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  • Author or Editor: Eric E. Roos x
  • Journal of the American Society for Horticultural Science x
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Abstract

Coated and raw (uncoated) lettuce (Lactuca sativa L.) seed obtained from commercial sources were subjected to 6 storage conditions (ranging from 21° C, 90% relative humidity (RH) to 5°, 40% RH) for a period of 3 years. Four types of packaging material differing in moisture-barrier properties were used. Samples were removed periodically for moisture and germination tests. Under poor storage conditions, coated seed deteriorated more rapidly than the raw seed controls. Under favorable storage conditions, both coated and raw seed retained full viability for the 3 years.

Open Access

Abstract

Seeds of 5 cultivars of lettuce (Lactuca sativa L.) were adjusted to moisture contents between 5 and 22% and subjected to temperatures of 5, -18, -70, and -196°C (liquid nitrogen) for 7 days. Seeds with moisture contents up to 18% were not damaged by either -18 or -196°C; however, the -70°C treatment resulted in loss of germination even with seeds containing as little as 16% moisture. Seeds held at 5°C showed no loss in viability. The loss in germination at -70°C appeared to be related to cooling rate. High moisture (18 to 20%) seeds were cooled to -196°C at different rates from 1 to 200°C/min. Germination was reduced in seeds cooled at rates slower than 25°C/min. At 200°C/min cooling rate and 18 to 20% seed moisture both germination and root growth occurred although at reduced levels compared with control seeds held at 5°C. Prolonged storage (33 days) in liquid nitrogen of rapidly frozen high moisture lettuce seeds did not result in further loss of germination after the initial freezing to -196°C.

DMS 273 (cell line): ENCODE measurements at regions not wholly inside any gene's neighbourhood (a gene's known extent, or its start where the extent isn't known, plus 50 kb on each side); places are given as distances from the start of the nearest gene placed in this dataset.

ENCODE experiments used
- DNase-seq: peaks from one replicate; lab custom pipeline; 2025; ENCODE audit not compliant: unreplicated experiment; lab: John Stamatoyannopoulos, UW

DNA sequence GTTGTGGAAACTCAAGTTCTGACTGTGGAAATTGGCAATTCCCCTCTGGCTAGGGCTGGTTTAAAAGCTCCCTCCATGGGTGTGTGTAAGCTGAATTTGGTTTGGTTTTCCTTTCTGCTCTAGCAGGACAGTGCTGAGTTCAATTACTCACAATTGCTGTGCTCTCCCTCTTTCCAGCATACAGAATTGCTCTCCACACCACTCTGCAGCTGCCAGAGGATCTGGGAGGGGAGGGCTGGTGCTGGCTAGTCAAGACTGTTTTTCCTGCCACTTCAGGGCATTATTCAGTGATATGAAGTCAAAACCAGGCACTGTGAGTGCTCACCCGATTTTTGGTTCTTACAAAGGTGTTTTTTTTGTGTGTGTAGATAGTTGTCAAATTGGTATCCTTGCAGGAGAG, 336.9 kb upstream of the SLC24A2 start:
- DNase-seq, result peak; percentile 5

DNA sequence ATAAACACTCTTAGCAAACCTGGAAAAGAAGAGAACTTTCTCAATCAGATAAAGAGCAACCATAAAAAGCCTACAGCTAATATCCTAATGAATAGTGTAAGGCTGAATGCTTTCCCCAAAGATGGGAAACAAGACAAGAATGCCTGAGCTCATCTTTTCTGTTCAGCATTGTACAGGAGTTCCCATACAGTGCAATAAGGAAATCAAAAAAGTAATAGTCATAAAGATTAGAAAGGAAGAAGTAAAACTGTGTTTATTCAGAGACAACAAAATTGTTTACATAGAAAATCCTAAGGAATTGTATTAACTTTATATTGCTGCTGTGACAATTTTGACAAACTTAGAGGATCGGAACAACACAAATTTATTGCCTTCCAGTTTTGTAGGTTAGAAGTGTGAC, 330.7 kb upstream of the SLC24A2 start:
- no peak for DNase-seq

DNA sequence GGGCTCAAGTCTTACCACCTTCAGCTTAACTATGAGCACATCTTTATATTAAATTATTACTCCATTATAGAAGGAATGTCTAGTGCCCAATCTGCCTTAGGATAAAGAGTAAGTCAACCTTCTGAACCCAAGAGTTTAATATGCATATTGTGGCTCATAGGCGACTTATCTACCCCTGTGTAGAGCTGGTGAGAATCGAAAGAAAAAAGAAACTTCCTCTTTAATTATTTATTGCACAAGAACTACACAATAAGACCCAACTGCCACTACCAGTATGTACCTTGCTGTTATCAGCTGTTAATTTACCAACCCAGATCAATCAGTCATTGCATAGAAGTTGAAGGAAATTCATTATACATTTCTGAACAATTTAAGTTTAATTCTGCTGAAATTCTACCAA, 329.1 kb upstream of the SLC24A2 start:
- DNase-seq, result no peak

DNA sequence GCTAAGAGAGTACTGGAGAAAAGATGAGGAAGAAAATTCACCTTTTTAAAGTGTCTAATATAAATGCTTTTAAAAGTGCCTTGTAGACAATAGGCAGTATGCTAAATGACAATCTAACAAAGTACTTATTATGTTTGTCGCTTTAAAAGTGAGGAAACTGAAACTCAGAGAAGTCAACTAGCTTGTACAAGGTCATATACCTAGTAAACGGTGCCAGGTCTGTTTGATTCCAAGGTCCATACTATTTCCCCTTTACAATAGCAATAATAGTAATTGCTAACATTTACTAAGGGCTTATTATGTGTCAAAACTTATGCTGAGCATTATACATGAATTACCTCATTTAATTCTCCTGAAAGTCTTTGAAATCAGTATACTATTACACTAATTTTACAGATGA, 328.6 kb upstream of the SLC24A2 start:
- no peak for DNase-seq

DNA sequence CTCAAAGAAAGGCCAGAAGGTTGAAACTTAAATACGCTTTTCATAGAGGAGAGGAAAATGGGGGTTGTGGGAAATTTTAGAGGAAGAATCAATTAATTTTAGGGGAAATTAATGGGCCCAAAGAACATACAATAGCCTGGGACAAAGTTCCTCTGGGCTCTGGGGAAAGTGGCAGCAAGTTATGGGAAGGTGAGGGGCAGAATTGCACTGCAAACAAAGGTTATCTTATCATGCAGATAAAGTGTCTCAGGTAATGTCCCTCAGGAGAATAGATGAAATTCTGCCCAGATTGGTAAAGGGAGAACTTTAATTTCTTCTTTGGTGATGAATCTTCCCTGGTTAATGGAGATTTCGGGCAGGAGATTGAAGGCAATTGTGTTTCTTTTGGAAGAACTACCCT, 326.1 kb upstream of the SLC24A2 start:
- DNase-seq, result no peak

Open Access